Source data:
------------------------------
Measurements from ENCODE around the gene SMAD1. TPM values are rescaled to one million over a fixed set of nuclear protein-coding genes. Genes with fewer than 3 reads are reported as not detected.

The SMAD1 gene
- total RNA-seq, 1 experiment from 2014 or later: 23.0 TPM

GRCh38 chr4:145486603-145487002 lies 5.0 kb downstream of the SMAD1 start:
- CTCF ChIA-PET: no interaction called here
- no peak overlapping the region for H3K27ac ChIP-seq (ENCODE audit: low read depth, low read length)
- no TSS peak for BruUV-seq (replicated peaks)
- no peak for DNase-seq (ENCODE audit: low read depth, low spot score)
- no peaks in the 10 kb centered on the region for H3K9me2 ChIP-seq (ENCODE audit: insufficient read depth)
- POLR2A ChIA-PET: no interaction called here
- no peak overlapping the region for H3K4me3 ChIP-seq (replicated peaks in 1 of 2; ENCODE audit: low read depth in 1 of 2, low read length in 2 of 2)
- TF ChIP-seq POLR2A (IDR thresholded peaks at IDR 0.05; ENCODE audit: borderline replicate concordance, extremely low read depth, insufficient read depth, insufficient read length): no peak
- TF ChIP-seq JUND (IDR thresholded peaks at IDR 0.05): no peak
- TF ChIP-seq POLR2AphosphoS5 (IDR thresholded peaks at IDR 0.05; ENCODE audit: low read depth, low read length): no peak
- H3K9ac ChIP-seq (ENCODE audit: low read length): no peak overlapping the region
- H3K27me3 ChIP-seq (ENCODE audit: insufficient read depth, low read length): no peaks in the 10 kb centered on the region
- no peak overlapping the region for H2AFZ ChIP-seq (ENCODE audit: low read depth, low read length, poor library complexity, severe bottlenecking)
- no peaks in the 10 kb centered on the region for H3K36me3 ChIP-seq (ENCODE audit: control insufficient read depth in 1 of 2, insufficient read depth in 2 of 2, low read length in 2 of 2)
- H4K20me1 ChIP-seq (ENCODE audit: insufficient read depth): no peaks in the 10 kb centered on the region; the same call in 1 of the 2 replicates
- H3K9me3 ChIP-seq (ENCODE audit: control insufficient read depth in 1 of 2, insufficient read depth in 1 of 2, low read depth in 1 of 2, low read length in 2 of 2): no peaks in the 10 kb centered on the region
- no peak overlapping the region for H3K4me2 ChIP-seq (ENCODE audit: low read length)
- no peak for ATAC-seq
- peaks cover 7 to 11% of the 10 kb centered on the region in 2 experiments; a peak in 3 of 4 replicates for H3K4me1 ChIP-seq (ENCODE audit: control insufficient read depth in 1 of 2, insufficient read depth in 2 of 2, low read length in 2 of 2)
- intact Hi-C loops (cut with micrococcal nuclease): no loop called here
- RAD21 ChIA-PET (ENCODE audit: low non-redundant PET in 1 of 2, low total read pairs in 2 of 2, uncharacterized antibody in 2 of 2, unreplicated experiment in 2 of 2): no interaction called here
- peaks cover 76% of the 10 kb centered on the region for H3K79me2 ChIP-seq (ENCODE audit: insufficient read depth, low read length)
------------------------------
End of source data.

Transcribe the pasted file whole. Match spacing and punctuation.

Measurements from ENCODE around the gene SMAD1. TPM values are rescaled to one million over a fixed set of nuclear protein-coding genes. Genes with fewer than 3 reads are reported as not detected.

The SMAD1 gene
- total RNA-seq, 1 experiment from 2014 or later: 23.0 TPM

GRCh38 chr4:145486603-145487002 lies 5.0 kb downstream of the SMAD1 start:
- CTCF ChIA-PET: no interaction called here
- no peak overlapping the region for H3K27ac ChIP-seq (ENCODE audit: low read depth, low read length)
- no TSS peak for BruUV-seq (replicated peaks)
- no peak for DNase-seq (ENCODE audit: low read depth, low spot score)
- no peaks in the 10 kb centered on the region for H3K9me2 ChIP-seq (ENCODE audit: insufficient read depth)
- POLR2A ChIA-PET: no interaction called here
- no peak overlapping the region for H3K4me3 ChIP-seq (replicated peaks in 1 of 2; ENCODE audit: low read depth in 1 of 2, low read length in 2 of 2)
- TF ChIP-seq POLR2A (IDR thresholded peaks at IDR 0.05; ENCODE audit: borderline replicate concordance, extremely low read depth, insufficient read depth, insufficient read length): no peak
- TF ChIP-seq JUND (IDR thresholded peaks at IDR 0.05): no peak
- TF ChIP-seq POLR2AphosphoS5 (IDR thresholded peaks at IDR 0.05; ENCODE audit: low read depth, low read length): no peak
- H3K9ac ChIP-seq (ENCODE audit: low read length): no peak overlapping the region
- H3K27me3 ChIP-seq (ENCODE audit: insufficient read depth, low read length): no peaks in the 10 kb centered on the region
- no peak overlapping the region for H2AFZ ChIP-seq (ENCODE audit: low read depth, low read length, poor library complexity, severe bottlenecking)
- no peaks in the 10 kb centered on the region for H3K36me3 ChIP-seq (ENCODE audit: control insufficient read depth in 1 of 2, insufficient read depth in 2 of 2, low read length in 2 of 2)
- H4K20me1 ChIP-seq (ENCODE audit: insufficient read depth): no peaks in the 10 kb centered on the region; the same call in 1 of the 2 replicates
- H3K9me3 ChIP-seq (ENCODE audit: control insufficient read depth in 1 of 2, insufficient read depth in 1 of 2, low read depth in 1 of 2, low read length in 2 of 2): no peaks in the 10 kb centered on the region
- no peak overlapping the region for H3K4me2 ChIP-seq (ENCODE audit: low read length)
- no peak for ATAC-seq
- peaks cover 7 to 11% of the 10 kb centered on the region in 2 experiments; a peak in 3 of 4 replicates for H3K4me1 ChIP-seq (ENCODE audit: control insufficient read depth in 1 of 2, insufficient read depth in 2 of 2, low read length in 2 of 2)
- intact Hi-C loops (cut with micrococcal nuclease): no loop called here
- RAD21 ChIA-PET (ENCODE audit: low non-redundant PET in 1 of 2, low total read pairs in 2 of 2, uncharacterized antibody in 2 of 2, unreplicated experiment in 2 of 2): no interaction called here
- peaks cover 76% of the 10 kb centered on the region for H3K79me2 ChIP-seq (ENCODE audit: insufficient read depth, low read length)